Pride and pageantry
Though Fiesta de Santa Fe has been celebrated since 1712, the annual event fell into serious neglect in the early years of the 20th century. Enter Edgar Lee Hewett, the crusading local anthropologist who was the first director of the Museum of New Mexico and the School of American Research (now the School for Advanced Research). In 1919, he assumed control of Fiesta in an effort to revive sagging attendance. Hiring outside professionals to produce the pageant and orchestrate an Indian fair, Hewett succeeded in making an attractive spectacle of the festivals through 1926. Yet local Hispanic participation in Fiesta declined, and the town’s artists were incensed at Hewett’s managerial oversight. The legacy of Hewett’s involvement in Fiesta is discussed by Nancy Owen Lewis, SAR’s director of scholar programs, in an illustrated presentation called “Pageants and Parades: The Battle for Fiesta.” At 3 p.m. Tuesday, Sept. 14, Lewis speaks at SAR, 660 Garcia St. The event is open to the public, and there is no charge to attend. For more information, call 954-7200.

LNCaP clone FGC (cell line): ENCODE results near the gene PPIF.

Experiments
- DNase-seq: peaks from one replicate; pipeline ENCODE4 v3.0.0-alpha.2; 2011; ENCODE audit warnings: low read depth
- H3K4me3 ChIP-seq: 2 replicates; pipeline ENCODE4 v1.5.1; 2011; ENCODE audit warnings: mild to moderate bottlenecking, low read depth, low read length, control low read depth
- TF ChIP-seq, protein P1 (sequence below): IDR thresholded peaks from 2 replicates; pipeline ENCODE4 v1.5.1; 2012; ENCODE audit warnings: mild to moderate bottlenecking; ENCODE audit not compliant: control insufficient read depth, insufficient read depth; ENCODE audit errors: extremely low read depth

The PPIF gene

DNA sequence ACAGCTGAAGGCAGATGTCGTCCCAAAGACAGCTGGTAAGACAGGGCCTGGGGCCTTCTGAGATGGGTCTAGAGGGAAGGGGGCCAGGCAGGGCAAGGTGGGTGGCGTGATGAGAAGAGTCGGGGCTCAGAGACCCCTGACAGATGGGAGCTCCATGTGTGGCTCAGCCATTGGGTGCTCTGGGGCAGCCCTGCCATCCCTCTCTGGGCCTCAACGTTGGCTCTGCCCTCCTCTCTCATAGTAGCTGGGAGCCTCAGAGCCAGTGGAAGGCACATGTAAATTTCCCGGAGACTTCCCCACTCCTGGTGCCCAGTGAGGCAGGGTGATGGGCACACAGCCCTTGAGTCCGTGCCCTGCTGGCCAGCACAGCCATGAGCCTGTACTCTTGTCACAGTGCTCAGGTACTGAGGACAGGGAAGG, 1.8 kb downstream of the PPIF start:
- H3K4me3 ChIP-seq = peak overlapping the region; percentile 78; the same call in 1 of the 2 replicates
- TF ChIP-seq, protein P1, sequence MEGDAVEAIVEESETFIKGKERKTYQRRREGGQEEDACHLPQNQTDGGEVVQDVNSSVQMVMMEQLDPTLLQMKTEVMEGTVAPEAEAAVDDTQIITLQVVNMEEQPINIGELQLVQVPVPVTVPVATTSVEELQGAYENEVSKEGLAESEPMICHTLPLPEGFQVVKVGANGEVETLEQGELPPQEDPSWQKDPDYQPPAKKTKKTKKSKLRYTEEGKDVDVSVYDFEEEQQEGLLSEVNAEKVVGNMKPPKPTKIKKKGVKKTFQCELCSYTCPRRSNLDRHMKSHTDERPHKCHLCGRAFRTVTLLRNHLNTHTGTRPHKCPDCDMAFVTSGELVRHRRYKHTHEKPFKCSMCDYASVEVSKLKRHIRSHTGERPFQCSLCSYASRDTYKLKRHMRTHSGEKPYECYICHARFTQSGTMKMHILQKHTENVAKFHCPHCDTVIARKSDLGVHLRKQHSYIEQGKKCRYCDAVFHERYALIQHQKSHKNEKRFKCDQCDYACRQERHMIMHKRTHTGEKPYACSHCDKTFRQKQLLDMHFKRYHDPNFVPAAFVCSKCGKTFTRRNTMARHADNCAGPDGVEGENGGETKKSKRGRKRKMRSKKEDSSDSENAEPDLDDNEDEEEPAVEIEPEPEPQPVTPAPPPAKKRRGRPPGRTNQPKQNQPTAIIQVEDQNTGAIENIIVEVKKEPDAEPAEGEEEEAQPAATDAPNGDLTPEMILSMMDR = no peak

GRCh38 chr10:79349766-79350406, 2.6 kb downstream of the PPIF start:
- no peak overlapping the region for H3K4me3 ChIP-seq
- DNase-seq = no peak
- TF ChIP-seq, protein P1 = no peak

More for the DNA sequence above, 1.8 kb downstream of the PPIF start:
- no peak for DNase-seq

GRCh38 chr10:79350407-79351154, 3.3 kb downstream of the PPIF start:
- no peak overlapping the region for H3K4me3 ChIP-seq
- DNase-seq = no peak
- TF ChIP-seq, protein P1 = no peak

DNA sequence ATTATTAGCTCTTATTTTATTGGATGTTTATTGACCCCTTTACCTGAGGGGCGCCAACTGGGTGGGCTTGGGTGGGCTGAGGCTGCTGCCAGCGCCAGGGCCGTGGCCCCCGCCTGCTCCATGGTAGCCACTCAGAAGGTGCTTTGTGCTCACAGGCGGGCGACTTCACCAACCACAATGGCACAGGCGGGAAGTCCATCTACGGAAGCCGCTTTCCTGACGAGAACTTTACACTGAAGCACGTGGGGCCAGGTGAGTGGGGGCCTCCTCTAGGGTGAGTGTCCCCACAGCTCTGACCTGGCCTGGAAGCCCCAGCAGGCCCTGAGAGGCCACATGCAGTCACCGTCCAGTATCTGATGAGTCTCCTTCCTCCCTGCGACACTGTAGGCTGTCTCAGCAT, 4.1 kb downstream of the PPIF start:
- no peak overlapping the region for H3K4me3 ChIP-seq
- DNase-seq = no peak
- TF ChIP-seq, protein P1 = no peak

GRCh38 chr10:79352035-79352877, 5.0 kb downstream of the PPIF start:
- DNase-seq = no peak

A decade or so after Hewett’s involvement, Fiesta’s character would change once again as Hispanic cultural-preservation groups began taking control of the annual September event. One such group was La Sociedad Folklórica, which promotes the traditional art, dress, foods, and customs of colonial New Mexico. In 1935, the group began sponsoring La Merienda, a late-afternoon fashion show at which women, men, and children model Spanish colonial attire. The event celebrates its 75th anniversary starting at 3 p.m. Saturday, Sept. 11, at the James A. Little Theater, 1060 Cerrillos Road. Tickets are $8, $3 children under 12; bizcochitos and hot chocolate are included in the price of admission. For more information, call 983-5410.